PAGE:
Kablooey

Kablooey

Kablooey
Kablooey

Kablooey is a somewhat entertaining puzzle game.  It is both a follower and precursor to a number of puzzle games in this category.  The game is challenging, and you feel a certain sense of accomplishment each time you clear a stage.

Standard grid-based game with bombs to deal with
Standard grid-based game with bombs to deal with

The concept is somewhat novel for the era.  Tile-based game.  You have to walk around and blow up bombs in a particular order such that you don’t fall in the water, or get blown up.  My biggest complaint is that the game tries to do too much at once.  You have a limited amount of time, and you have a limited number of lives (but infinite continues, so what’s the point?), and you can die just by stepping in the wrong direction by mistake.  I much prefer puzzle games when they don’t try to also put an adventuresque element to it. If they had made it now, they’d also throw in some sort of leveling system, and achievements.  Instead of all the clutter, I wish they’d just focus on the puzzles.  Make them challenging enough on their own so that you don’t have to taunt the player with making them fall off the edge because they pushed the wrong direction.  Chu-chu Rocket is masterful at this sort of game.  You don’t get frustrated when you get it wrong.  You just try again.  Here, you have to try again not only when you get the puzzle wrong, but also when you run out of time, hit an enemy,  scratch your nose and nudge the d-pad.  It doesn’t add anything to the game and takes a lot away.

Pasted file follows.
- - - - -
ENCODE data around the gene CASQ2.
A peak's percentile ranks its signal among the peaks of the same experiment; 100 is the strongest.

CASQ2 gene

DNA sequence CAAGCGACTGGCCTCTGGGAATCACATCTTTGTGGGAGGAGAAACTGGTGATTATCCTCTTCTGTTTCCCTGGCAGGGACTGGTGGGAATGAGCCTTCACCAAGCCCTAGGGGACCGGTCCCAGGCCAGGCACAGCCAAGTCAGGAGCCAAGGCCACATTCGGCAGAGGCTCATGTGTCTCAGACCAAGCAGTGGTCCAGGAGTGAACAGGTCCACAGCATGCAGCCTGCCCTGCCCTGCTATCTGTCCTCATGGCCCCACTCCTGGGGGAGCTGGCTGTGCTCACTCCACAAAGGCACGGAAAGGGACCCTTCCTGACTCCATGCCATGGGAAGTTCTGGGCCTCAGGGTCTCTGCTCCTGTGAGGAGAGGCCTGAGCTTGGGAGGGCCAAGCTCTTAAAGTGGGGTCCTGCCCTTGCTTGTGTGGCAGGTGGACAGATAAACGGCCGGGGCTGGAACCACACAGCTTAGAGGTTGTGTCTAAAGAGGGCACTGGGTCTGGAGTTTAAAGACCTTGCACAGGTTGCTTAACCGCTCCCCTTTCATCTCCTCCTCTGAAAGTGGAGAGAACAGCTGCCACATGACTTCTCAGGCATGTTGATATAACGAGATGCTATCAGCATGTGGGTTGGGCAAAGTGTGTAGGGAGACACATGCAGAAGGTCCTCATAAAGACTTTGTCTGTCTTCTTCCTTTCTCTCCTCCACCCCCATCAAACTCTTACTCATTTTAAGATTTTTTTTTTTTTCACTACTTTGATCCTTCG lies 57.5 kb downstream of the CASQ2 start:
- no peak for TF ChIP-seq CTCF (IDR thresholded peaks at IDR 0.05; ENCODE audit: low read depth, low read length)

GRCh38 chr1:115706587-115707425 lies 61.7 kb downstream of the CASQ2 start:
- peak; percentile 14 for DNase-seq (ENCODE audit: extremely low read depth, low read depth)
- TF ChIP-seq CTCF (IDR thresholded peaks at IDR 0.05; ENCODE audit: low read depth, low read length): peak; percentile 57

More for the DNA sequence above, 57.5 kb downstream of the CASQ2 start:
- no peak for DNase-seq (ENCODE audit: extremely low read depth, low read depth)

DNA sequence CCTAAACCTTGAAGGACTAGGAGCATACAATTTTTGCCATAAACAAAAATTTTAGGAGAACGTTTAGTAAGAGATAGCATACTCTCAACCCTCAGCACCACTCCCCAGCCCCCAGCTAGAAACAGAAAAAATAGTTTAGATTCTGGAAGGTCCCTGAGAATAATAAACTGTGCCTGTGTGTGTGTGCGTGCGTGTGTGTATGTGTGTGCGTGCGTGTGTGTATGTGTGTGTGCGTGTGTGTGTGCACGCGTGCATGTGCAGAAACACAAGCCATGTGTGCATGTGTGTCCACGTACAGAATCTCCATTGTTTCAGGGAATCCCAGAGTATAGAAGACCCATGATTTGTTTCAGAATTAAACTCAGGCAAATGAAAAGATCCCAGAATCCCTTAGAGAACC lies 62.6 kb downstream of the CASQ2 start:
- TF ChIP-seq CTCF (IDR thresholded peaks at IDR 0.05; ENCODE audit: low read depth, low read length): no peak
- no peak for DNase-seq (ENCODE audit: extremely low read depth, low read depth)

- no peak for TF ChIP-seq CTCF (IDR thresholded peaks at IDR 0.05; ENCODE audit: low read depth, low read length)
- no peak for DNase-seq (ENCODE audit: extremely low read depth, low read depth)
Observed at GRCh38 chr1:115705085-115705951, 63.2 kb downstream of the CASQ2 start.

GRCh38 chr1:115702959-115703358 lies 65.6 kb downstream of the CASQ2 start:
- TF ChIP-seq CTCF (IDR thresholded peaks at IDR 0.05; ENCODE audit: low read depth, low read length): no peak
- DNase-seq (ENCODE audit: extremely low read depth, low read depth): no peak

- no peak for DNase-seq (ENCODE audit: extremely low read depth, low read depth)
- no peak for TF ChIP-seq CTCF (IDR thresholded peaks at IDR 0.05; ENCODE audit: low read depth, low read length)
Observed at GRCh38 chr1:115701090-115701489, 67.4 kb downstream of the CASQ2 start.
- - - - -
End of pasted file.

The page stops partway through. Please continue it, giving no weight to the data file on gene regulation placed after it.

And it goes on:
You can see part of the game board layout from an aerial view, but not all of it.
You can see part of the game board layout from an aerial view, but not all of it.

I also wish they’d just show you the whole game board at the start of the stage.  I get that they’re trying to make it more challenging, but it doesn’t end up that way. You have to move, pause, move some more, pause again, to get in the whole stage.  It’s basically impossible to do them in one go.  You have to die a few times to learn the layout.  You just automatically run through each level at the start and then suicide to see the layout.  You have infinite continues. Why not?  Would have been easier to just give the player a flyover at the start of the stage, at least.

Verdict: Kablooey gets  a lot right: interesting concept, challenging puzzles.  But it suffers from trying to do too much, adding a lot of things that just frustrate the player without making the game more enjoyable or challenging.  I suppose that approach is forgivable for the early nineties.  Nowadays, Popcap games has learned the lessons from the trailblazing of games like Kablooey and makes much more fun puzzle games.  Oh, and the music is repetitive.

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Dragon View

DID YOU KNOW that Dragon View for the Super Nintendo Entertainment System utilises MODE 7 GRAPHICS?! Do you even know what Mode 7 means?! Neither do I, but I’ve heard it’s in Mario Kart and it’s probably the menace behind this ugly-ass overworld as well.